Sunday, 11 March 2018

Dragging my assembly process into the 20th century..

From the day that I started building these loggers, back in 2011, I have hand soldered every single one of them. Whilst I do not find this particularly hard to do it is now proving more time consuming since I have added more components to the board to bring it in line with the recommended design from FTDI. to improve the assembly time I made the decision to use solder paste and a DIY reflow process.

For those of you not familiar with reflow soldering a good introduction can be found on the sparkfun website

I have, in the past, worked for a reasonably large PCB assembly company, and so I am familiar with the processes involved, so this wasn't all new to me. I didn't feel the need to go down the route of buying a reflow oven, but also wasn't keen on converting a toaster oven. I have used my hot air rework station, but often found that the smaller components are displaced. So I settled on using a hotplate.

I bought my stencil from OSHStencils. The prices are very reasonable, the quality is excellent and the delivery is quick. You have the option of ordering a support frame (cut acrylic) and can select the border size around your design. Simply upload the paste layer from an eagle design, follow the design wizard, and receive your stencil in a short time.

Logger board held in support frame with stencil raised.
With the stencil aligned with the pads of the PCB I taped along the top edge to provide a hinge.


Stencil ready for solder paste.
Using a squeegee the solder paste is applied to the board in a smooth single wipe, the stencil is carefully lifted away, and the frame lifted allowing the prepared board to removed.

Paste applied to the Bare PCB.
 The components are then added, taking care not to smudge the paste. The components do not require perfect placement at this time, surface tension of the solder will pull them into place

Components in place.
Once all the components are placed the board is then placed on the hotplate. Using an infra-red thermometer I have identified a spot on the hot plate that sits around 220 degrees (C), this is hot enough to activate the flux and flow the solder paste in around 30 secs.

The completed board.

Overall I am happy with the result. It has reduced my assembly time by around half. Occasionally the smaller components experience "tomb-stoning" where only one end of the component adheres to the board and is lifted, but this is easily rectified using the hot air rework station.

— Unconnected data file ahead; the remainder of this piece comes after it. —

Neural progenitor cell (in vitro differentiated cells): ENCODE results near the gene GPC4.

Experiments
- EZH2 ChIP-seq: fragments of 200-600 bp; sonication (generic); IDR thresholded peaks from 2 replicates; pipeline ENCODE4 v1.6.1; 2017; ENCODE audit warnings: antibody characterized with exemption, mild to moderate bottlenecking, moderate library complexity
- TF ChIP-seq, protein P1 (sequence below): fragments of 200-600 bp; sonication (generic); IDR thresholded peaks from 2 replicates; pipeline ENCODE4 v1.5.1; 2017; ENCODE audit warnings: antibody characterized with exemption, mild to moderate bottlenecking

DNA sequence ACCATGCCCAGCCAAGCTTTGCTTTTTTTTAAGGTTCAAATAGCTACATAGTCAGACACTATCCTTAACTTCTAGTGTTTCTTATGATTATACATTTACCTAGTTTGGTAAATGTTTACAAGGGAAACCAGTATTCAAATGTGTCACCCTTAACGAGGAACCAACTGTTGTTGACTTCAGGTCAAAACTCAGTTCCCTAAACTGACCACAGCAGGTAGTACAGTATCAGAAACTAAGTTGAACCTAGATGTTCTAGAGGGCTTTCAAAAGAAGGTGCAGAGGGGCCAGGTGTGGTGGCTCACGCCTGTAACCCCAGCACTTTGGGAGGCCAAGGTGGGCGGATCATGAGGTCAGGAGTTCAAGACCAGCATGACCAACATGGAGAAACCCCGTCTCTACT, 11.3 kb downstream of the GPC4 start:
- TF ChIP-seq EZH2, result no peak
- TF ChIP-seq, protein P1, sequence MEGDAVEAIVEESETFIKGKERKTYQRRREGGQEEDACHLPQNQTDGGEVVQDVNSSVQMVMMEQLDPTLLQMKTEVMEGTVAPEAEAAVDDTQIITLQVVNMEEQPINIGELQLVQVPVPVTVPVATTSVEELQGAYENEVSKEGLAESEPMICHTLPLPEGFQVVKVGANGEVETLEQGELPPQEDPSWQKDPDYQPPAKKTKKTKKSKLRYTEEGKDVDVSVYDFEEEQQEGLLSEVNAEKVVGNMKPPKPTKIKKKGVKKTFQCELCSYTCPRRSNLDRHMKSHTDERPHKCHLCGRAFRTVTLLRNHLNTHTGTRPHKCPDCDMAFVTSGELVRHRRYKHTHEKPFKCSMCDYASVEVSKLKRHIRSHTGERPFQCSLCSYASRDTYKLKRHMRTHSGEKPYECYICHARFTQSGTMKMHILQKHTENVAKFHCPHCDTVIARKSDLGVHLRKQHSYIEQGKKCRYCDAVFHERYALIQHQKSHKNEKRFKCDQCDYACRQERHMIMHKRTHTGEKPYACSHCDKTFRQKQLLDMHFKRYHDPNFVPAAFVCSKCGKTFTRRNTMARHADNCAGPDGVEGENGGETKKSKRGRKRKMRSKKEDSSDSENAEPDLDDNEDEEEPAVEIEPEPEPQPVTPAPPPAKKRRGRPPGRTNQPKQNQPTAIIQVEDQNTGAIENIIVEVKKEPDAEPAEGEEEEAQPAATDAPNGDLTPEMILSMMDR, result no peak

The final stage involves fitting the main connector and USB cable, with potting compound applied to finish off the whole assembly.


Saturday, 10 March 2018

It been a long time, and there have been some changes...

It's been over a year since I've updated this blog, due to work commitments and other pressures on my time. I am still building the loggers, and shipping worldwide.

I have had a number of users report that the logger communication over USB is unreliable when using Windows 7, so I had a look at my design and made some changes to bring it in line with the recommended layout from FTDI.

Also I have added a 3D printed cover to provide better protection to the circuit board and provide strain relief for the cable.

I have also made changes to the way that I assemble the boards making the process more efficient, I will details this in my next post...

Saturday, 7 January 2017

New year - New PCB

Well it was bound to happen some time; the dataflash chip that I use (Adesto AT45DB011D-SSH) has now gone obsolete. This isn't the end of the, or so I thought...




My solution was simply to fit it with the 4 Mbit version, but unfortunately the console reads the chip ID as part of its "security" checks, and if it does not receive the ID for a 1 Mbit chip it ceases communications.